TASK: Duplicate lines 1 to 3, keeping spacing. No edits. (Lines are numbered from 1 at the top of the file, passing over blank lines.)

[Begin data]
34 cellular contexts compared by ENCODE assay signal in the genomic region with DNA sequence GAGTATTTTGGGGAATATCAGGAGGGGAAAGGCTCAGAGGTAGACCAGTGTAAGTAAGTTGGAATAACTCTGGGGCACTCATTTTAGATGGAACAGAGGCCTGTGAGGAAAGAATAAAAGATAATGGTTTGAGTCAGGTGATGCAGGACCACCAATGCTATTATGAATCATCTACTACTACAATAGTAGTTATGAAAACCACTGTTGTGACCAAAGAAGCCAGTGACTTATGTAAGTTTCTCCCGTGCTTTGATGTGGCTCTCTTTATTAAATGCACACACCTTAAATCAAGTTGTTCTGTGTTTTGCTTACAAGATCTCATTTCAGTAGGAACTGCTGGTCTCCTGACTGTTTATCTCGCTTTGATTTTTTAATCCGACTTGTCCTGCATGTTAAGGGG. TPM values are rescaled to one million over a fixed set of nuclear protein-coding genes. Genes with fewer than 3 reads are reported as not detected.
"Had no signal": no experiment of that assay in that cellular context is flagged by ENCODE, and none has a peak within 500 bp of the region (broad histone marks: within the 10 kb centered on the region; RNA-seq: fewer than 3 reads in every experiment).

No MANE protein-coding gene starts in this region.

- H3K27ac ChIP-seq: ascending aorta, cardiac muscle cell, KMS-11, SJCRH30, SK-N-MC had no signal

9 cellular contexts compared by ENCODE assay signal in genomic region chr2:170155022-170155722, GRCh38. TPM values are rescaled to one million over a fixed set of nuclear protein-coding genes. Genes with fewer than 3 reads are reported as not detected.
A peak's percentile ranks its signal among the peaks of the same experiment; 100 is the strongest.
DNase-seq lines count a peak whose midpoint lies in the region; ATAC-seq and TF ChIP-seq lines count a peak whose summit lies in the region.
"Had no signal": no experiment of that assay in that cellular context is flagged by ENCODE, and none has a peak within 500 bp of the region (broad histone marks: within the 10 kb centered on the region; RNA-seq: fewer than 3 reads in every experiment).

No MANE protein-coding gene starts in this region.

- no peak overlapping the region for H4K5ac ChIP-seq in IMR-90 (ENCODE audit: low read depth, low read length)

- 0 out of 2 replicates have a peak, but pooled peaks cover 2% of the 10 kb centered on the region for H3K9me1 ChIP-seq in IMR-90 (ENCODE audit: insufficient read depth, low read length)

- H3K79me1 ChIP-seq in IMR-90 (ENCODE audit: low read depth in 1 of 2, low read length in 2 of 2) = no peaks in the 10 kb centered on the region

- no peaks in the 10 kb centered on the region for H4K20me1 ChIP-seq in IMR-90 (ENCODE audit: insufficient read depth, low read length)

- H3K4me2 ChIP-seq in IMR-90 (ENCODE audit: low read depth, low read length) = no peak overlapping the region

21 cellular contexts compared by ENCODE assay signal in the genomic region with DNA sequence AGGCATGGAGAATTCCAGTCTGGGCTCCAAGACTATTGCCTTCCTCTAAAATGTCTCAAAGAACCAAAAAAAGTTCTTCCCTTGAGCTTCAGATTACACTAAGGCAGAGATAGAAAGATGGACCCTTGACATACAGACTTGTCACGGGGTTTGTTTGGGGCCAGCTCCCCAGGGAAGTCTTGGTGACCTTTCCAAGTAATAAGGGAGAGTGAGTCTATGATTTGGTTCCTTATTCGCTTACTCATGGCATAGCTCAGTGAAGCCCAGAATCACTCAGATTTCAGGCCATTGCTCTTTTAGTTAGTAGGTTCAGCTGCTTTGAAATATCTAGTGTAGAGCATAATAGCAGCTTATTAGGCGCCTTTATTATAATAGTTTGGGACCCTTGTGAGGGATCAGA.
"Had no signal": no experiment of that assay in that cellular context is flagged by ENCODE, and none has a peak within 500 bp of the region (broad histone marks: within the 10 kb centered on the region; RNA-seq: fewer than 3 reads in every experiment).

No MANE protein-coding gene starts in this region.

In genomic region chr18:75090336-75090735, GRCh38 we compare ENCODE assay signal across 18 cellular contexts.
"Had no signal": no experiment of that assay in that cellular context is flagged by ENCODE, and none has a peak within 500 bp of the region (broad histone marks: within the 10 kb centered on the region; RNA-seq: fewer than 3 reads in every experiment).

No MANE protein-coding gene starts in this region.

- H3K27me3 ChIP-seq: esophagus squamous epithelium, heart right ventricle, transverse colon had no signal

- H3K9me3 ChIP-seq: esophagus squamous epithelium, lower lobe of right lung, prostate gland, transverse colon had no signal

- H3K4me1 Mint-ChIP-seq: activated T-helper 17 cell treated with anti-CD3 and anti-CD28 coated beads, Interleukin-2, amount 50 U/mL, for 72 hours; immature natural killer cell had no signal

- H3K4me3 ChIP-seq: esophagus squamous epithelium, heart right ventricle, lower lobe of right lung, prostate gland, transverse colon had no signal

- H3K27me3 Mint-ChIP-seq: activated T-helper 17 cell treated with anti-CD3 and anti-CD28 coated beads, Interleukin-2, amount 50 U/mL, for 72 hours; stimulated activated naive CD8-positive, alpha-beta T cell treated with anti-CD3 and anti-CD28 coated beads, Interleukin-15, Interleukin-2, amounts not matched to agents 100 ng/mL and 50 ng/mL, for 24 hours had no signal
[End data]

34 cellular contexts compared by ENCODE assay signal in the genomic region with DNA sequence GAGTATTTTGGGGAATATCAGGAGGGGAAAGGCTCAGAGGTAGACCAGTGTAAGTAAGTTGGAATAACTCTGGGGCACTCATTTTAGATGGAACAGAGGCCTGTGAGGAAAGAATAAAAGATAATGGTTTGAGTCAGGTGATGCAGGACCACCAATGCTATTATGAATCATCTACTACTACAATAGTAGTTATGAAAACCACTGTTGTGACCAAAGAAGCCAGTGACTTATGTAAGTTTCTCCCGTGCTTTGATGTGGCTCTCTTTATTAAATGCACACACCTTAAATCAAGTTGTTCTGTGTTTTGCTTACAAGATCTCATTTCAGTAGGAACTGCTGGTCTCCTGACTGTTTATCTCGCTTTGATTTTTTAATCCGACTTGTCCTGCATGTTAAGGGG. TPM values are rescaled to one million over a fixed set of nuclear protein-coding genes. Genes with fewer than 3 reads are reported as not detected.
"Had no signal": no experiment of that assay in that cellular context is flagged by ENCODE, and none has a peak within 500 bp of the region (broad histone marks: within the 10 kb centered on the region; RNA-seq: fewer than 3 reads in every experiment).

No MANE protein-coding gene starts in this region.